Usually listening at port 2049 Both mountd and nfsd use underlying RPC implementation 16 NFS V2 Operations V2: NULL, GETATTR, SETATTR


COMPOUND (bundle operations) LOCK (server becomes more stateful!) PUTROOTFH, PUTPUBFH (no separate MOUNT) Better security and authentication Very different than V2/V3 stateful 18 Operator Batching Should each client/server interaction accomplish one file system operation or multiple operations? Advantage of batched operations?

How to define batched operations Examples of Batched Operators NFS v3: READDIRPLUS NFS v4: COMPOUND RPC calls 19 Remote Procedure Calls in NFS (a) Reading data from a file in NFS version 3 (b) Reading data using a compound procedure in version 4. 20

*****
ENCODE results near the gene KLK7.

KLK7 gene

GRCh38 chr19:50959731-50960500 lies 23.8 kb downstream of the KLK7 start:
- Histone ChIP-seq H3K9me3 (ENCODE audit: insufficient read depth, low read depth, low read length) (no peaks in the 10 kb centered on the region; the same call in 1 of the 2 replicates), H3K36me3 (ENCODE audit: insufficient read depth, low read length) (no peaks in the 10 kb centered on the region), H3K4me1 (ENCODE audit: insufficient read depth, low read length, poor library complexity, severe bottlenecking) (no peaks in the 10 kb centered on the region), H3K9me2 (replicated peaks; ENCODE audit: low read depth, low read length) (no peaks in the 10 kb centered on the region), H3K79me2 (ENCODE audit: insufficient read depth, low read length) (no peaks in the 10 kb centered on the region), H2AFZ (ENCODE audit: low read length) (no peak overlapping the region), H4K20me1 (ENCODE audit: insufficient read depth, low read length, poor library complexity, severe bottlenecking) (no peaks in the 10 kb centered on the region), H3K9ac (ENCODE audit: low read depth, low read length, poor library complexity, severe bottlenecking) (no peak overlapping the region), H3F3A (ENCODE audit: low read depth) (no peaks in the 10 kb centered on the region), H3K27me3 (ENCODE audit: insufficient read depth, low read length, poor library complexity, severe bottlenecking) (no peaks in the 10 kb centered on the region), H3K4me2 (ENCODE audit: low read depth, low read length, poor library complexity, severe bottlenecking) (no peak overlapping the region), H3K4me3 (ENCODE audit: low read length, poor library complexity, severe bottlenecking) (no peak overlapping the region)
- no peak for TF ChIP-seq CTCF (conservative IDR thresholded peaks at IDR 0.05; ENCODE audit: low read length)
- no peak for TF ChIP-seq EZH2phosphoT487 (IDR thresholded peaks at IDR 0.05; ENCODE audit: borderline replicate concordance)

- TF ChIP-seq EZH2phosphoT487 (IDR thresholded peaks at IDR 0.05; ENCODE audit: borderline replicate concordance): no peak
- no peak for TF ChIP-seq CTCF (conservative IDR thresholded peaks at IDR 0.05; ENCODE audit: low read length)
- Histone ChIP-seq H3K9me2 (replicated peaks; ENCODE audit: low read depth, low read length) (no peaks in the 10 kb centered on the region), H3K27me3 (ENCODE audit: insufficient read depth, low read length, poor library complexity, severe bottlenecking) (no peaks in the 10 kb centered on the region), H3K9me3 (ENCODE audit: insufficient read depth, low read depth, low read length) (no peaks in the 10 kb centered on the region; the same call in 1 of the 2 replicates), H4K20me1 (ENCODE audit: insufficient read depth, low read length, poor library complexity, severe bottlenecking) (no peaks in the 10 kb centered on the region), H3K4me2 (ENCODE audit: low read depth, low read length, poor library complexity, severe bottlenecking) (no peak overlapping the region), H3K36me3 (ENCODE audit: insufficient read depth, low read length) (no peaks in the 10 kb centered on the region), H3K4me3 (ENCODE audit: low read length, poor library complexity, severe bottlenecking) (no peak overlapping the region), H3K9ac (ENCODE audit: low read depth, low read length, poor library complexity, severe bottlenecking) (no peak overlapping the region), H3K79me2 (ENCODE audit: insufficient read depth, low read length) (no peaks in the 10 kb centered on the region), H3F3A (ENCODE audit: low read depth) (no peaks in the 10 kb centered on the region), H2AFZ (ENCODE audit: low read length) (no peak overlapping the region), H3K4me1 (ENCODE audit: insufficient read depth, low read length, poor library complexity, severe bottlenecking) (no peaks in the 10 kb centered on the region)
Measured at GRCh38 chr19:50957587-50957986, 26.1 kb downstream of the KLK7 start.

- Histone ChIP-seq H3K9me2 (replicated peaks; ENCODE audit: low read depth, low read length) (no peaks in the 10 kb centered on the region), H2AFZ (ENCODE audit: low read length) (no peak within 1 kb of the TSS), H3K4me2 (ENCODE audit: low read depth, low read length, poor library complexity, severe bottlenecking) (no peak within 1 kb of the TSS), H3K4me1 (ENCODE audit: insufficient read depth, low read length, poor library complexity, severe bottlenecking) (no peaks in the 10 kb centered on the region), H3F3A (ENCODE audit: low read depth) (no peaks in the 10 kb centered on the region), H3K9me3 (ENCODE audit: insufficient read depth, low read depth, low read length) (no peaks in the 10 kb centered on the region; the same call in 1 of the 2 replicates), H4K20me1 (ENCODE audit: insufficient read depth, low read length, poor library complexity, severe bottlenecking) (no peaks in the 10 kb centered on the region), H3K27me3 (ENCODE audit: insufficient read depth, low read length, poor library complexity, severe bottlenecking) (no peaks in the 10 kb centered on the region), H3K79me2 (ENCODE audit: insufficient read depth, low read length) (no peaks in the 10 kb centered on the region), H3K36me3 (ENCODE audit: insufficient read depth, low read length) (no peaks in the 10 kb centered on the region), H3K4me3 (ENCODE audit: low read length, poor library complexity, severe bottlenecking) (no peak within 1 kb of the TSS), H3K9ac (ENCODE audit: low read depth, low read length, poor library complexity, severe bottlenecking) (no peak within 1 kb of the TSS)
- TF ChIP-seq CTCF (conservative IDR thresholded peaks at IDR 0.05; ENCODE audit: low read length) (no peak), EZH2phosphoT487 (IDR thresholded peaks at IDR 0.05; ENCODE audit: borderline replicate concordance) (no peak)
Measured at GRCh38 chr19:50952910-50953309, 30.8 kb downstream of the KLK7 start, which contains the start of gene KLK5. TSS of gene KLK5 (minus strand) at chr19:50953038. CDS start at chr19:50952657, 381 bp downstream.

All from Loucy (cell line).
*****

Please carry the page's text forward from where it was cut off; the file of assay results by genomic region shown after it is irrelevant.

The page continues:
AFS Goals Global distributed file system One AFS, like one Internet Why would you want more than one? LARGE numbers of clients, servers 1000 machines could cache a single file, Most local, some (very) remote Goal: O(0) work per client operation O(1) may just be too expensive! 21 AFS Assumptions

Client machines are un-trusted Must prove they act for a specific user Secure RPC layer Anonymous system:anyuser Client machines have disks(!!) Can cache whole files over long periods Write/write and write/read sharing are rare Most files updated by one user, on one machine 22 AFS Cell/Volume Architecture Cells correspond to administrative groups /afs/ is a cell